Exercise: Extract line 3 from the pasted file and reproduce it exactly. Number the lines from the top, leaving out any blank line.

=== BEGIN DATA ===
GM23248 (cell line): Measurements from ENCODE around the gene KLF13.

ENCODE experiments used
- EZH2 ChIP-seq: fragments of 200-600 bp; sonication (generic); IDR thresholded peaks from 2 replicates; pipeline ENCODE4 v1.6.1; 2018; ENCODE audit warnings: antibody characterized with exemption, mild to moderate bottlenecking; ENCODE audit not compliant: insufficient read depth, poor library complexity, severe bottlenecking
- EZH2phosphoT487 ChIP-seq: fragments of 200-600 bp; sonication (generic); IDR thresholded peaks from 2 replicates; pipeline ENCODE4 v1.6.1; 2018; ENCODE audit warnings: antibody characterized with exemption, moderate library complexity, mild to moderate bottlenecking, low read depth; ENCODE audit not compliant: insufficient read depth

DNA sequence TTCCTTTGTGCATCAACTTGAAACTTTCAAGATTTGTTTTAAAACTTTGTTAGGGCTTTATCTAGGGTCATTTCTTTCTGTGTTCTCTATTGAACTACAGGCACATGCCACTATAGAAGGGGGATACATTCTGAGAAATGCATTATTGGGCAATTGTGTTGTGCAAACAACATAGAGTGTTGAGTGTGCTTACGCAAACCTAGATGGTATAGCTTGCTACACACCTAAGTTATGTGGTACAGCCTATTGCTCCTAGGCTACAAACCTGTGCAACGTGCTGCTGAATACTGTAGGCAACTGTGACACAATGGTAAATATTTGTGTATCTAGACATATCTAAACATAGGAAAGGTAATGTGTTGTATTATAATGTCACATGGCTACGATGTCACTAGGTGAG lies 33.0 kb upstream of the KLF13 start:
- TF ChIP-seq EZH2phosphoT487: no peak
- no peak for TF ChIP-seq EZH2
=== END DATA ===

- EZH2 ChIP-seq: fragments of 200-600 bp; sonication (generic); IDR thresholded peaks from 2 replicates; pipeline ENCODE4 v1.6.1; 2018; ENCODE audit warnings: antibody characterized with exemption, mild to moderate bottlenecking; ENCODE audit not compliant: insufficient read depth, poor library complexity, severe bottlenecking